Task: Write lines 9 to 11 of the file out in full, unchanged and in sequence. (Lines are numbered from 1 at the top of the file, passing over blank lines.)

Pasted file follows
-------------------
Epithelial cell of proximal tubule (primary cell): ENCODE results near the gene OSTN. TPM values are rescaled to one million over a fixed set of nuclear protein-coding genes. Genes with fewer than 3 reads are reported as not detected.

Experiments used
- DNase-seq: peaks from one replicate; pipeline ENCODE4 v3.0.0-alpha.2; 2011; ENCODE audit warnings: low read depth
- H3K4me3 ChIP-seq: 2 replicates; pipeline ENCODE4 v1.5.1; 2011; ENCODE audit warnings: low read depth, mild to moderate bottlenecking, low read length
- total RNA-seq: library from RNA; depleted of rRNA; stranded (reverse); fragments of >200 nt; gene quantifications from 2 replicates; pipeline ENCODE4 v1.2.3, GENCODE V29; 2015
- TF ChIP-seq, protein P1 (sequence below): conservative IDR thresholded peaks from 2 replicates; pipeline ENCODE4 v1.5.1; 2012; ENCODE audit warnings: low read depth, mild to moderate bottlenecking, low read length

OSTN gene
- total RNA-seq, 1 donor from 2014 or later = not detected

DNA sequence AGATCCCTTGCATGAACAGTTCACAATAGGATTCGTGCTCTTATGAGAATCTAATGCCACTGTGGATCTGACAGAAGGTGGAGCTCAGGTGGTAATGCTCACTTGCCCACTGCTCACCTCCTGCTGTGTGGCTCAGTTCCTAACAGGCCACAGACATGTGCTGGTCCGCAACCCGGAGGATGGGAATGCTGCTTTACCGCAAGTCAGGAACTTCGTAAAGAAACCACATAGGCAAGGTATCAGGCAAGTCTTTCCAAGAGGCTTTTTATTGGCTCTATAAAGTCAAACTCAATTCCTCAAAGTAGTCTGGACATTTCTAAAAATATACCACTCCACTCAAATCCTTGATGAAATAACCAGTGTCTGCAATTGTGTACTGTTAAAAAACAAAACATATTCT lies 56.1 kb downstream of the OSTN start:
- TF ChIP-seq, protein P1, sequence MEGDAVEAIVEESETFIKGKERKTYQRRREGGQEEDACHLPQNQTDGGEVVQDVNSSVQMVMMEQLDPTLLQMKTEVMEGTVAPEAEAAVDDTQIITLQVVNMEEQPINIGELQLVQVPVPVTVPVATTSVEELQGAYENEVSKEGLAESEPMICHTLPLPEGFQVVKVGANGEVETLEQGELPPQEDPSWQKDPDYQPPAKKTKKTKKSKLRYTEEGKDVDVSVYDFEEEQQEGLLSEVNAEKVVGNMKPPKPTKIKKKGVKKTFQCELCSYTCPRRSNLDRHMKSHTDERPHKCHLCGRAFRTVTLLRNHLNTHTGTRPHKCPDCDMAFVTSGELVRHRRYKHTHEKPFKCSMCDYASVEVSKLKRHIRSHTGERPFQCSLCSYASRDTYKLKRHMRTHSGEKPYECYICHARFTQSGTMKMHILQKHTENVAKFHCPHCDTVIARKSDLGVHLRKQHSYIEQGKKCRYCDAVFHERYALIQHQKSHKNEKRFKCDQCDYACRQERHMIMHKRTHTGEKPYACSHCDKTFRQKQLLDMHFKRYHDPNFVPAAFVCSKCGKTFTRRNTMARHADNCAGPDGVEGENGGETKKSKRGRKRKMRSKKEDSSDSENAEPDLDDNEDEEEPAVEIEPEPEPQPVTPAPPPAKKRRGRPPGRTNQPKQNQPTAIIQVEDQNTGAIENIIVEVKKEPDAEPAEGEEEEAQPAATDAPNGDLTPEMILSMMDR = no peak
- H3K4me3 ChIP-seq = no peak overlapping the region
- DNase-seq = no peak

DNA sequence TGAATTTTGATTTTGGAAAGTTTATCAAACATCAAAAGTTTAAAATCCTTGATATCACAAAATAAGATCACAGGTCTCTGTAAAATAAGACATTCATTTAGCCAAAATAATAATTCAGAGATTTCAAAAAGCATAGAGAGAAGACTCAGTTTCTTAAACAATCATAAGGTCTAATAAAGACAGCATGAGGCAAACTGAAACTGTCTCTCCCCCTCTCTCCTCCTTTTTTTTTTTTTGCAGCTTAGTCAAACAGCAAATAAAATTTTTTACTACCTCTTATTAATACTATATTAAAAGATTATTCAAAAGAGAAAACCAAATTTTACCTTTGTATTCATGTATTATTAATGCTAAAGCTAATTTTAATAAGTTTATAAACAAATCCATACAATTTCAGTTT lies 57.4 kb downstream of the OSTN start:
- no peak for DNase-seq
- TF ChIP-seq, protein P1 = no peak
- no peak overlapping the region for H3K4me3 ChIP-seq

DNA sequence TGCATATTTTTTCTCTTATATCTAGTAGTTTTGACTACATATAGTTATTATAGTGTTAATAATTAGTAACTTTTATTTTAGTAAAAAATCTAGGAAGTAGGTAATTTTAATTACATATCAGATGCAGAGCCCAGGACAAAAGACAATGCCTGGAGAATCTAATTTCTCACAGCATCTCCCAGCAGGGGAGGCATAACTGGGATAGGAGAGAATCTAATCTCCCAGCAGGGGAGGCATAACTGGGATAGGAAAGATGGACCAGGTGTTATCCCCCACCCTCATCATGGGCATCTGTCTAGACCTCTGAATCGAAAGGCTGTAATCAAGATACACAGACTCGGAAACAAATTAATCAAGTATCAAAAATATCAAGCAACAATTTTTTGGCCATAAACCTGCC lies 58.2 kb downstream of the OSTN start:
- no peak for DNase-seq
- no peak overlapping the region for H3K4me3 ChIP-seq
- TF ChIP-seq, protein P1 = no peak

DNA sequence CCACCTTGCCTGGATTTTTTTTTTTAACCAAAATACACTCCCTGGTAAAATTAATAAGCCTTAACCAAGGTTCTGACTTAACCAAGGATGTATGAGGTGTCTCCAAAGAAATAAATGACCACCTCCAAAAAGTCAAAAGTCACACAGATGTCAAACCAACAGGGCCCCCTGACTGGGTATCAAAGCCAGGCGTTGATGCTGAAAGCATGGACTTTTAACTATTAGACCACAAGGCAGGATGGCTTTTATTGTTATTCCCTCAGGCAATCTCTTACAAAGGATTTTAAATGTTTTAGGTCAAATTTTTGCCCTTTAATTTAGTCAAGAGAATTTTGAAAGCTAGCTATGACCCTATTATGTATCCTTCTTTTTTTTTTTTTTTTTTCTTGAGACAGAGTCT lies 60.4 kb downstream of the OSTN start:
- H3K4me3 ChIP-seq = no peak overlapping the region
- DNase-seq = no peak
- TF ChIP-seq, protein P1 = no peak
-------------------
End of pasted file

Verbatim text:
DNA sequence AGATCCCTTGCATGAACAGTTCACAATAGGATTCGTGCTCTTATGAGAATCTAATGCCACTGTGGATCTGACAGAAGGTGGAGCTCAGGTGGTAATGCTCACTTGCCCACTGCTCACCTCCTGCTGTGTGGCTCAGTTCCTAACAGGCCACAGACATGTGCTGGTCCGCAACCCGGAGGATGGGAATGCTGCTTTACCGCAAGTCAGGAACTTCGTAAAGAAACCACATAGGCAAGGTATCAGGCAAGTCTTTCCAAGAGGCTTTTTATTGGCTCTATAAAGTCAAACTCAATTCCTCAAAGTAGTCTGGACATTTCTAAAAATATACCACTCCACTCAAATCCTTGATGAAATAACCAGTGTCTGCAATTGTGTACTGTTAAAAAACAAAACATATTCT lies 56.1 kb downstream of the OSTN start:
- TF ChIP-seq, protein P1, sequence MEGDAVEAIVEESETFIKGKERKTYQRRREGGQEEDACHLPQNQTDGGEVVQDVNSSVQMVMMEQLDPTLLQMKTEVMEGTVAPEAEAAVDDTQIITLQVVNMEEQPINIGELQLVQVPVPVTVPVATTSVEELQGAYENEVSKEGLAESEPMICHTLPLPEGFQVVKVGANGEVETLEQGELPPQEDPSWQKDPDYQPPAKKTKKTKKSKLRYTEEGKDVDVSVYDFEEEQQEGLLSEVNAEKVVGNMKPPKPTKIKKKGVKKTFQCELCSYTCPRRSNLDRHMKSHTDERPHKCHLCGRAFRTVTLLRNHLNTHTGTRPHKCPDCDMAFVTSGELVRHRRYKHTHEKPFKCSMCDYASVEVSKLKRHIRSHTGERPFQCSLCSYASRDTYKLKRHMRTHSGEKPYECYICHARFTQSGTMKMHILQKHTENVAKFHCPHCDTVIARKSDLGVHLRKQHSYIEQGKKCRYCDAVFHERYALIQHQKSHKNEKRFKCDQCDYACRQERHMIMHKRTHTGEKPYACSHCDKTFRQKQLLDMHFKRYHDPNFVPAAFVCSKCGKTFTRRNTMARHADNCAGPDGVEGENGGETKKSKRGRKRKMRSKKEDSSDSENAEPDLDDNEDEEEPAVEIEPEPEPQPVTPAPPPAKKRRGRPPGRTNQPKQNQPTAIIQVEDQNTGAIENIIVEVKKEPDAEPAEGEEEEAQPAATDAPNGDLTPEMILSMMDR = no peak
- H3K4me3 ChIP-seq = no peak overlapping the region